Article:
I have a few more homework questions about the Gospel of Mark. I can't go into as much detail since I need to answer them all by tomorrow, so here's a more straight-forward homework-style question-answer format.
How could Jesus have been asleep during the treacherous storm in Mk 4:35-41? What is going on here?
My textbook doesn't mention anything about Jesus sleeping. Instead he points out that the storm, like the demons are "bound" by the authority of Jesus. In the context of the other parables, this story shows that faith in Jesus is the understanding that Jesus is demanding from his followers in the previous parables.
In other research, I came across the answer I think is most accurate. Looking at Psalms, Jesus is aspiring to the ideal of 'sleep' as found in Psalm 4:9 - faith in the LORD alone makes Him secure. While looking at the Psalms I also discovered the disciples' reaction is nearly a perfect reproduction of Psalm 44.
How could they "cross the lake" to the Gerasenes in 5:1 if they already went "over to the other side" (4:35) from Galilee (3:7)?
I didn't know that this is apparently a scholarly academic controversy. Religious critics apparently discount Mark authorship of the Gospel on the grounds of geographical errors. I like the common sense response of this blogger, as well as the traditional responses to which he refers. My NAB renders 35 as "On that day as evening drew on, he said to them, "Let us cross to the other side." and renders 5:1 as "They came to the other side of the sea." I don't really see any conflict at all. And additional note in my NAB references Mt. 8:28 in which "Gadarenes" is used from the Codex Vaticanus (Catholic Bible y'know! ;) In any case, my answer would be that Mark mentioned only the "region" and could have made a small geographical generalization.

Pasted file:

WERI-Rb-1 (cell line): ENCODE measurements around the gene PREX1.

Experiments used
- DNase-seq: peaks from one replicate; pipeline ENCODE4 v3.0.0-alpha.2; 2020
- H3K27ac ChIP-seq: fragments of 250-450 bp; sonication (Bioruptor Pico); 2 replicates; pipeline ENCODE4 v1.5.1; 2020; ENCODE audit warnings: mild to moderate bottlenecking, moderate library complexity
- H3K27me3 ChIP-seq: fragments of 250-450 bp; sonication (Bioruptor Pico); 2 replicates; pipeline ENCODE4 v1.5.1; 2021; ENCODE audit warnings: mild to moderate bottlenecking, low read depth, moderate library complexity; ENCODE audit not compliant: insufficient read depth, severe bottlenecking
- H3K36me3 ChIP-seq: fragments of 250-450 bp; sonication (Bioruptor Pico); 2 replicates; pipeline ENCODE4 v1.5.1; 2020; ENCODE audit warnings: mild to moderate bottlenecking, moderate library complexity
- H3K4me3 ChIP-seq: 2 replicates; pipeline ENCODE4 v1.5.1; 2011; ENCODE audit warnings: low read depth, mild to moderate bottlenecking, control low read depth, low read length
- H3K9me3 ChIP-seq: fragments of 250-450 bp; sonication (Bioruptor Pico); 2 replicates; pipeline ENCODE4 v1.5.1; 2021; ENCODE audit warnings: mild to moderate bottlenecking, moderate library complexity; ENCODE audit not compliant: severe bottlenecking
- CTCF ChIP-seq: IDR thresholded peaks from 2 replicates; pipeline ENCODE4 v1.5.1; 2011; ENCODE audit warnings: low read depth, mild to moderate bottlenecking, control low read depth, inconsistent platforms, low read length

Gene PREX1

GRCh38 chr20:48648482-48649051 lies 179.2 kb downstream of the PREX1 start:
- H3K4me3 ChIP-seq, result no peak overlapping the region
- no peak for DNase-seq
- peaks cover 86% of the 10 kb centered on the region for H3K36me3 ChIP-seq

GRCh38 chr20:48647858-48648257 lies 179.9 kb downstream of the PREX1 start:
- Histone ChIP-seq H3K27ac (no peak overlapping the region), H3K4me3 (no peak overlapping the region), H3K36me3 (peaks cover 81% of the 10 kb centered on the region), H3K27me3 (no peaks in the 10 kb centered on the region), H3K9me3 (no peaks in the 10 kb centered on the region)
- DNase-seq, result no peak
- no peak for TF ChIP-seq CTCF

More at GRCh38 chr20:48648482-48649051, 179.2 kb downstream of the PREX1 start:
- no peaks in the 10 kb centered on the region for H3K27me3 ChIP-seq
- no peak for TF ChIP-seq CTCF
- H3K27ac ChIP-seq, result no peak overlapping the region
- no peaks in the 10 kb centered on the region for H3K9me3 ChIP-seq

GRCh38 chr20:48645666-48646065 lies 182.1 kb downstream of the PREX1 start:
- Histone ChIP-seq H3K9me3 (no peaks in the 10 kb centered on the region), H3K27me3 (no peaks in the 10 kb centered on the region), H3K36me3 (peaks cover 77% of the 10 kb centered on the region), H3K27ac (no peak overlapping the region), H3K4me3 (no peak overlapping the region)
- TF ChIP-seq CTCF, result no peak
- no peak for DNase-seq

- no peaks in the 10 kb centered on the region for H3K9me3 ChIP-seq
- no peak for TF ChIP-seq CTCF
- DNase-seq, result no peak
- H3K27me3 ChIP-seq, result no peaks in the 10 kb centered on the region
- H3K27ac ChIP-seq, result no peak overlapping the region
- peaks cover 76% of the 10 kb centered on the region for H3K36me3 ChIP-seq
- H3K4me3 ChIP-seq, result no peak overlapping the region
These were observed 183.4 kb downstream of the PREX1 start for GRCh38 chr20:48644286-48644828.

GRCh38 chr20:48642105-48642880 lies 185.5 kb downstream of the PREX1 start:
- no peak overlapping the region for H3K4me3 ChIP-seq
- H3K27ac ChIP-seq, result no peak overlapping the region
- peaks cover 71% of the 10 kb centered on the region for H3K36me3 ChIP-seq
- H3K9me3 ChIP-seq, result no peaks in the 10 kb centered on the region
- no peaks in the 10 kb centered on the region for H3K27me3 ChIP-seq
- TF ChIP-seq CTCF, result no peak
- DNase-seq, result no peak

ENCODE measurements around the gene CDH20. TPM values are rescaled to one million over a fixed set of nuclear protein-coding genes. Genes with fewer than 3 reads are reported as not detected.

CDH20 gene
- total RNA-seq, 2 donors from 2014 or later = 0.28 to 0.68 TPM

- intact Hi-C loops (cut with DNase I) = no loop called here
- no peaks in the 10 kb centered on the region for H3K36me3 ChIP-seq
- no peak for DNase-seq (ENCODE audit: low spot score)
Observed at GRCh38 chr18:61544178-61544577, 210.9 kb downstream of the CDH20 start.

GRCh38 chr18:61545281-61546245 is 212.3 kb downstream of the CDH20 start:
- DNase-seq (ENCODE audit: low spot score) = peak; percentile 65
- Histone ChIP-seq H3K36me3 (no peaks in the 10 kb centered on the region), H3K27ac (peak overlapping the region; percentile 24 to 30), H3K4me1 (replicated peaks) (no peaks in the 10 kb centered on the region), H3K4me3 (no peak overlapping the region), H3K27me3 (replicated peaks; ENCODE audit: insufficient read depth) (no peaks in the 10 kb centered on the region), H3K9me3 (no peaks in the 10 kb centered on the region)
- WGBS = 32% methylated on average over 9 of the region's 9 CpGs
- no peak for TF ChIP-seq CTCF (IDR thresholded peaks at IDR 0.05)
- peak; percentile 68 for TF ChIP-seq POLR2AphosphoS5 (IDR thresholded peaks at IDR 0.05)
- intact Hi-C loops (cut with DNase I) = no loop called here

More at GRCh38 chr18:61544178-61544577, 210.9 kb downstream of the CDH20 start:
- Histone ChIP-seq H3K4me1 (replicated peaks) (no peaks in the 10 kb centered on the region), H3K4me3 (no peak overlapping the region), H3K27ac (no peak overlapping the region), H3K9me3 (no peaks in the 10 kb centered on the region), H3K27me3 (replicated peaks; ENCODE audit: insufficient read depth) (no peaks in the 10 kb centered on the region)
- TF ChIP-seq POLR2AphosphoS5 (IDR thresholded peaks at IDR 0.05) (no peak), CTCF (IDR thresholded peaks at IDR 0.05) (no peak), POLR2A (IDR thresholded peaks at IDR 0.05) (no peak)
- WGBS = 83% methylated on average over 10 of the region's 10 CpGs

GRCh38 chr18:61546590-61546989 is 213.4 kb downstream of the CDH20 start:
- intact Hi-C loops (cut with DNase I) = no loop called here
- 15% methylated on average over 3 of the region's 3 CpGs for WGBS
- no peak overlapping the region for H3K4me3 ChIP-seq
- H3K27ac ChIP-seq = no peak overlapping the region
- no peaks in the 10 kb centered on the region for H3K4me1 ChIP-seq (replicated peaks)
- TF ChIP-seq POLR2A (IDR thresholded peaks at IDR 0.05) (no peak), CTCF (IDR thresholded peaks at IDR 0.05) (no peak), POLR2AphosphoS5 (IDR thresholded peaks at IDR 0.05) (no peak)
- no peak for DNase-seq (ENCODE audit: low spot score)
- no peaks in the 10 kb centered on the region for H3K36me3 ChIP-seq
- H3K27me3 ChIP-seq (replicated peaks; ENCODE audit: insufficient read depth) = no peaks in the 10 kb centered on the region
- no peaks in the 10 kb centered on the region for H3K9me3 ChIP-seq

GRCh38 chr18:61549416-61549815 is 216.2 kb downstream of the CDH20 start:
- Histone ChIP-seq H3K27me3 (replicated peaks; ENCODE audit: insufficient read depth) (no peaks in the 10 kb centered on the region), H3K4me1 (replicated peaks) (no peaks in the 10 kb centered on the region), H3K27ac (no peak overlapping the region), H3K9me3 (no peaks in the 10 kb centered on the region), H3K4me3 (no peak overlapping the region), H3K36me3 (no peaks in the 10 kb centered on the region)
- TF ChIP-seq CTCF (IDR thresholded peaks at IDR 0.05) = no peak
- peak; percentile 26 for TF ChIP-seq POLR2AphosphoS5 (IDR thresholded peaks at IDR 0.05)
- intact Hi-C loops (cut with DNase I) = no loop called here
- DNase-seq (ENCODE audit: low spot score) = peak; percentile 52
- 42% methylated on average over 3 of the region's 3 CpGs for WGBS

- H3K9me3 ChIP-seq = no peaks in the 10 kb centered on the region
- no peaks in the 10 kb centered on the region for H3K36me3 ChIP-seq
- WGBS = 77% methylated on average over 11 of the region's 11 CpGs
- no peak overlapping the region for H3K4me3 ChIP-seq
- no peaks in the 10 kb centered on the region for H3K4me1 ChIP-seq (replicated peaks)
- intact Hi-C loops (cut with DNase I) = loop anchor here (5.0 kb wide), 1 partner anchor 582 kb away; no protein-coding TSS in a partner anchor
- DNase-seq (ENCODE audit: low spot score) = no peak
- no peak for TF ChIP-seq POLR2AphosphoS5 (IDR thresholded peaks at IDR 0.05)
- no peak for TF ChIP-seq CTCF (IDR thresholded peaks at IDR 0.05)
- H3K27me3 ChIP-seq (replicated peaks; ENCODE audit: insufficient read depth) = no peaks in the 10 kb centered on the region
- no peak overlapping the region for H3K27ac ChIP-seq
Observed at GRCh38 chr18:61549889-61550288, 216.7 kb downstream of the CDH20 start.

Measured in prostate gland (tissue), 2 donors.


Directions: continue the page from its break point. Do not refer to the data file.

Why, when Jesus was saying, "Come out of this man, you evil spirit!" was the spirit still there entreating, "don't torture me"?
What does it mean in 6:52, "they had not understood about the loaves"?
My NAB footnote says "The revelatory character of this sign and that of walking on the sea completely escaped the disciples." The loaves (here and in other Gospels) in the Jewish mind allude to the sign of God's provision of bread (manna) in Ex 16. And Mark 6:50 literally says "I am." which is the revelatory formula in the OT for God. Mark is showing that the disciples are missing these revelatory signs of Jesus's messiahship. This is a theme all thru Mark - the disciples (with whom the reader strongly identifies) continuously fail to properly see the nature of Jesus's messiahship.